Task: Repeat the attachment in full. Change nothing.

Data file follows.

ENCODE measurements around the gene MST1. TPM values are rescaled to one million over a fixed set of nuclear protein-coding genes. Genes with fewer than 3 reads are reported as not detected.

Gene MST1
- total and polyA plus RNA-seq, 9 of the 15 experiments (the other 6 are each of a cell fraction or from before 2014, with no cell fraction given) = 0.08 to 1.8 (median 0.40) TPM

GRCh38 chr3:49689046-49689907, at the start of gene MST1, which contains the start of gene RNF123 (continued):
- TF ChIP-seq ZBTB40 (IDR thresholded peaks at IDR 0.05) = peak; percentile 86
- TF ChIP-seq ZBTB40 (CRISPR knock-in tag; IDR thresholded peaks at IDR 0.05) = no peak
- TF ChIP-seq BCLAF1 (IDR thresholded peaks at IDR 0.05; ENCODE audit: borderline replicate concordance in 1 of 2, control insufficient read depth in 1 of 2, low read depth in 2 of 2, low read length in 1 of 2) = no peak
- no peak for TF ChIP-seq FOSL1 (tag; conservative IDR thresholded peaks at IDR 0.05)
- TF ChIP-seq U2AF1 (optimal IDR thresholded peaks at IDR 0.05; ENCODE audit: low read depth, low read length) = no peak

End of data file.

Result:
ENCODE measurements around the gene MST1. TPM values are rescaled to one million over a fixed set of nuclear protein-coding genes. Genes with fewer than 3 reads are reported as not detected.

Gene MST1
- total and polyA plus RNA-seq, 9 of the 15 experiments (the other 6 are each of a cell fraction or from before 2014, with no cell fraction given) = 0.08 to 1.8 (median 0.40) TPM

GRCh38 chr3:49689046-49689907, at the start of gene MST1, which contains the start of gene RNF123 (continued):
- TF ChIP-seq ZBTB40 (IDR thresholded peaks at IDR 0.05) = peak; percentile 86
- TF ChIP-seq ZBTB40 (CRISPR knock-in tag; IDR thresholded peaks at IDR 0.05) = no peak
- TF ChIP-seq BCLAF1 (IDR thresholded peaks at IDR 0.05; ENCODE audit: borderline replicate concordance in 1 of 2, control insufficient read depth in 1 of 2, low read depth in 2 of 2, low read length in 1 of 2) = no peak
- no peak for TF ChIP-seq FOSL1 (tag; conservative IDR thresholded peaks at IDR 0.05)
- TF ChIP-seq U2AF1 (optimal IDR thresholded peaks at IDR 0.05; ENCODE audit: low read depth, low read length) = no peak